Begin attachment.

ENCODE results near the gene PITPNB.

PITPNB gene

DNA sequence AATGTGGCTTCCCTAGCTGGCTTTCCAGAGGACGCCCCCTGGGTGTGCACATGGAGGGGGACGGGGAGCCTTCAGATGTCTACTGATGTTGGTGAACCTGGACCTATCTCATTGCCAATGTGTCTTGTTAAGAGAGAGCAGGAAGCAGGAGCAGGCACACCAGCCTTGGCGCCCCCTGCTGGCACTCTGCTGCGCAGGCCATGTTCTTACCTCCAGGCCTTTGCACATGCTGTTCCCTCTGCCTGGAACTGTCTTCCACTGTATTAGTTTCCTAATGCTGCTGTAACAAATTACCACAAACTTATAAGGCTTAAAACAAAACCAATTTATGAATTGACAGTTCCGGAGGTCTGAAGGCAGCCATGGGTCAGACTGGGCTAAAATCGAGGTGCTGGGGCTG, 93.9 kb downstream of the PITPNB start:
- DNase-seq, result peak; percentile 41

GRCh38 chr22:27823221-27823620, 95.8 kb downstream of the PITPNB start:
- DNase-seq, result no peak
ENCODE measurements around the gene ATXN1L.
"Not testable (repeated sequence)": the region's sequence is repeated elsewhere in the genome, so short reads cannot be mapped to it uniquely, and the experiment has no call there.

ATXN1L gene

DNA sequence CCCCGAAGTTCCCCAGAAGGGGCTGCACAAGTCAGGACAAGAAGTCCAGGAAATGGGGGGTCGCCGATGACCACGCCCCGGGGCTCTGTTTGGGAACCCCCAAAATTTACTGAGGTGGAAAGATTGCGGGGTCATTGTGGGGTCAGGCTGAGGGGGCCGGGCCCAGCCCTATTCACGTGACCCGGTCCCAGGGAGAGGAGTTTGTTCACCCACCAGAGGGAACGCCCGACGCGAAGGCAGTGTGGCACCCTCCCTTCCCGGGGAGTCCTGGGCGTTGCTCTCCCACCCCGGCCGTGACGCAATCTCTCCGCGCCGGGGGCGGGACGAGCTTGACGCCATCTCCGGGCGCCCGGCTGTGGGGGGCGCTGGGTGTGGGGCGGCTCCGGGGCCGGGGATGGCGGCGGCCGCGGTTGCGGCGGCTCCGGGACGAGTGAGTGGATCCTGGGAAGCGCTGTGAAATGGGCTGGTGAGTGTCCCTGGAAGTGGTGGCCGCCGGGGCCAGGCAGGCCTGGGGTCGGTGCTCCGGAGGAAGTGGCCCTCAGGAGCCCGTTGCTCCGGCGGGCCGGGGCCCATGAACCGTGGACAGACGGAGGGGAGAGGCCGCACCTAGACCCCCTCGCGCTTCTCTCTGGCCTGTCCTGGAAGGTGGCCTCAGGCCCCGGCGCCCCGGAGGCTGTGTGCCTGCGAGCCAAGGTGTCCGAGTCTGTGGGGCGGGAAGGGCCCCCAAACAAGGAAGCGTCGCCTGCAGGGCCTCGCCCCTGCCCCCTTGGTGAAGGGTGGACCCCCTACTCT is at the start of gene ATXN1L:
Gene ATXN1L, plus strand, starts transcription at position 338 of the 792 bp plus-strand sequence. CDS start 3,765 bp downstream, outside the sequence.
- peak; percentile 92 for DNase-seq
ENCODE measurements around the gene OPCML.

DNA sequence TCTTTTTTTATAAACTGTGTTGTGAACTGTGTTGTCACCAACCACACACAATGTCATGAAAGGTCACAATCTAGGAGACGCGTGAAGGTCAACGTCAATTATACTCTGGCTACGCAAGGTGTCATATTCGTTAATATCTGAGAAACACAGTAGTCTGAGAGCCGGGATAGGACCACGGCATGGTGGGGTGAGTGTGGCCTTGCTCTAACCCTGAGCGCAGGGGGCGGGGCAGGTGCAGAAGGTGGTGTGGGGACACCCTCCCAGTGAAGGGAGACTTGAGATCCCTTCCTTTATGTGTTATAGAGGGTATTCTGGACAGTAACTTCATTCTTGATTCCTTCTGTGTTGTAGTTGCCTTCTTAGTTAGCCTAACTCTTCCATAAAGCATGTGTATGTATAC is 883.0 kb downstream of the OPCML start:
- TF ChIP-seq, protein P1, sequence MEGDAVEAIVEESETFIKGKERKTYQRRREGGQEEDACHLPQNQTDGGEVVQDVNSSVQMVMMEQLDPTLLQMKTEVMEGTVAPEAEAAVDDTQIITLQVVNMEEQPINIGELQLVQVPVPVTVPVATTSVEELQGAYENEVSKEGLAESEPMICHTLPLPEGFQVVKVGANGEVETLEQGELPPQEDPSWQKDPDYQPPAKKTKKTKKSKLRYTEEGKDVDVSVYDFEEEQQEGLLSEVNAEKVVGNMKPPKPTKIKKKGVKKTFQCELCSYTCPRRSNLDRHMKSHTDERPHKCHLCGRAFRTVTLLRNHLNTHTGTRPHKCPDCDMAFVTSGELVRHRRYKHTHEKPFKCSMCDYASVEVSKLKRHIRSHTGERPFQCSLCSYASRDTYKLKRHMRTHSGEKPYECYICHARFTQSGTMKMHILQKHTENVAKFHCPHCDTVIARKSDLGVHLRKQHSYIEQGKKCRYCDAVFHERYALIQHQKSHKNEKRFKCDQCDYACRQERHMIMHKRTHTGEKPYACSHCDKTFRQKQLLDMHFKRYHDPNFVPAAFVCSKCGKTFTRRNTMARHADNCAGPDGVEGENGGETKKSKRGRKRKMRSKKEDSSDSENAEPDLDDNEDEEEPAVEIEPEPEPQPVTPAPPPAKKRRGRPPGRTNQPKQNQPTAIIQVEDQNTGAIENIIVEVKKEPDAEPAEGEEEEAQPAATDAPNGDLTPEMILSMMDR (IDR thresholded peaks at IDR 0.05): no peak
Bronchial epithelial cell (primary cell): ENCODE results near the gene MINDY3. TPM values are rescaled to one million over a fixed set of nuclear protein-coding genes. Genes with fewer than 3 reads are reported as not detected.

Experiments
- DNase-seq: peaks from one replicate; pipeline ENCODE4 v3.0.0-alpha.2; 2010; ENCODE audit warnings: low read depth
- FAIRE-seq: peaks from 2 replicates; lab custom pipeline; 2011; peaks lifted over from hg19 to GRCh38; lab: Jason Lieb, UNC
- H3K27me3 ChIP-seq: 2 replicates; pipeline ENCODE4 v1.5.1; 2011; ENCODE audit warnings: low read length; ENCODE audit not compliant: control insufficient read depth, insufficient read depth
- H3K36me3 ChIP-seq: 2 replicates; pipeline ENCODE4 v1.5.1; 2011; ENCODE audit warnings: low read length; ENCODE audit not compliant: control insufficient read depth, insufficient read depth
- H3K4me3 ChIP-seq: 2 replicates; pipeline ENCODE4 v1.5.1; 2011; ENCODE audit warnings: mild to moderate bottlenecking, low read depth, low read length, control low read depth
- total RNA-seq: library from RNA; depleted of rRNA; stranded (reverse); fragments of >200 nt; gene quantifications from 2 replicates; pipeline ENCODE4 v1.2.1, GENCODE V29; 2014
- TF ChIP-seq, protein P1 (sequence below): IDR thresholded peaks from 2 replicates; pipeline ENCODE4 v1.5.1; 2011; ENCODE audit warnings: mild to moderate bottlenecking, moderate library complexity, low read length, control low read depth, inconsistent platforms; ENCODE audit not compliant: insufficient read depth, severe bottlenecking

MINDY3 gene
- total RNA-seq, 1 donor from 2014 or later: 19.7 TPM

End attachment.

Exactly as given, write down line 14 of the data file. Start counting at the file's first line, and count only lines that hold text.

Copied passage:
DNA sequence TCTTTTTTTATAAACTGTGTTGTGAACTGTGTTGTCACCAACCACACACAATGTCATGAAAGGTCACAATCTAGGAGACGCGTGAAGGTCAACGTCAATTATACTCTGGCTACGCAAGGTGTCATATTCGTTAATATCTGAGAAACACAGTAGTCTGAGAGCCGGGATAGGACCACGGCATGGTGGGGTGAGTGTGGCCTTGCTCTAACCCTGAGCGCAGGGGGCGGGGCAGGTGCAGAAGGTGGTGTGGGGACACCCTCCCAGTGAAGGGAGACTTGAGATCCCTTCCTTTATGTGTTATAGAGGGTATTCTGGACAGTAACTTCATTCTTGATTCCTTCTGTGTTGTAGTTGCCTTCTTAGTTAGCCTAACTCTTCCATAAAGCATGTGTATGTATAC is 883.0 kb downstream of the OPCML start: